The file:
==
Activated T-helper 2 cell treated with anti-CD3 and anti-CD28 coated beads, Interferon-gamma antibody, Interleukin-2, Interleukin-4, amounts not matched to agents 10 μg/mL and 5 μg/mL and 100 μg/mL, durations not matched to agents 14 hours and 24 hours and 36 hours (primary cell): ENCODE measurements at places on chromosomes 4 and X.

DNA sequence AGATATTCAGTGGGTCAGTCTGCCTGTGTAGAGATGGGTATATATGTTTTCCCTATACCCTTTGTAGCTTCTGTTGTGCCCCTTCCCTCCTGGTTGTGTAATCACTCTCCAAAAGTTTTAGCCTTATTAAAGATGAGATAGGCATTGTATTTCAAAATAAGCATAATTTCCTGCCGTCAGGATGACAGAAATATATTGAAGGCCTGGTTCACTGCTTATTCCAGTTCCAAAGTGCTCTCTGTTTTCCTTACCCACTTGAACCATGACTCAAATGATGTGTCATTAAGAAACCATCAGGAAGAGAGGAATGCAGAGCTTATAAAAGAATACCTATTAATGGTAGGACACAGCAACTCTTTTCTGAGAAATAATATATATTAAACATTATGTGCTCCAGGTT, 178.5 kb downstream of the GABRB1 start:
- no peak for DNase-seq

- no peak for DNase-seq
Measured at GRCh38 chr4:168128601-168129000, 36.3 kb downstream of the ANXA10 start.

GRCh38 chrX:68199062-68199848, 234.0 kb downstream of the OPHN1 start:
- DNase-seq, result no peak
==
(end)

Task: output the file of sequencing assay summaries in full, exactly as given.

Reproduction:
Activated T-helper 2 cell treated with anti-CD3 and anti-CD28 coated beads, Interferon-gamma antibody, Interleukin-2, Interleukin-4, amounts not matched to agents 10 μg/mL and 5 μg/mL and 100 μg/mL, durations not matched to agents 14 hours and 24 hours and 36 hours (primary cell): ENCODE measurements at places on chromosomes 4 and X.

DNA sequence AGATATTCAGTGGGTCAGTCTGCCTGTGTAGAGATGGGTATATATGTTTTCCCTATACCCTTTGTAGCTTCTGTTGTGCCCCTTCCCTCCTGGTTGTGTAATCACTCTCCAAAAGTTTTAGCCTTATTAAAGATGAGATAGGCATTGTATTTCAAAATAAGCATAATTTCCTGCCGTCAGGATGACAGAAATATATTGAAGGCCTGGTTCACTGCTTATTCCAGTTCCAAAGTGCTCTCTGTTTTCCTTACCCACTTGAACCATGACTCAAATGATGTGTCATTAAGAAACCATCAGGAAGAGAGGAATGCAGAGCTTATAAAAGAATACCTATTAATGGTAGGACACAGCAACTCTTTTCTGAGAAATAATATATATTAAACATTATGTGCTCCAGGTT, 178.5 kb downstream of the GABRB1 start:
- no peak for DNase-seq

- no peak for DNase-seq
Measured at GRCh38 chr4:168128601-168129000, 36.3 kb downstream of the ANXA10 start.

GRCh38 chrX:68199062-68199848, 234.0 kb downstream of the OPHN1 start:
- DNase-seq, result no peak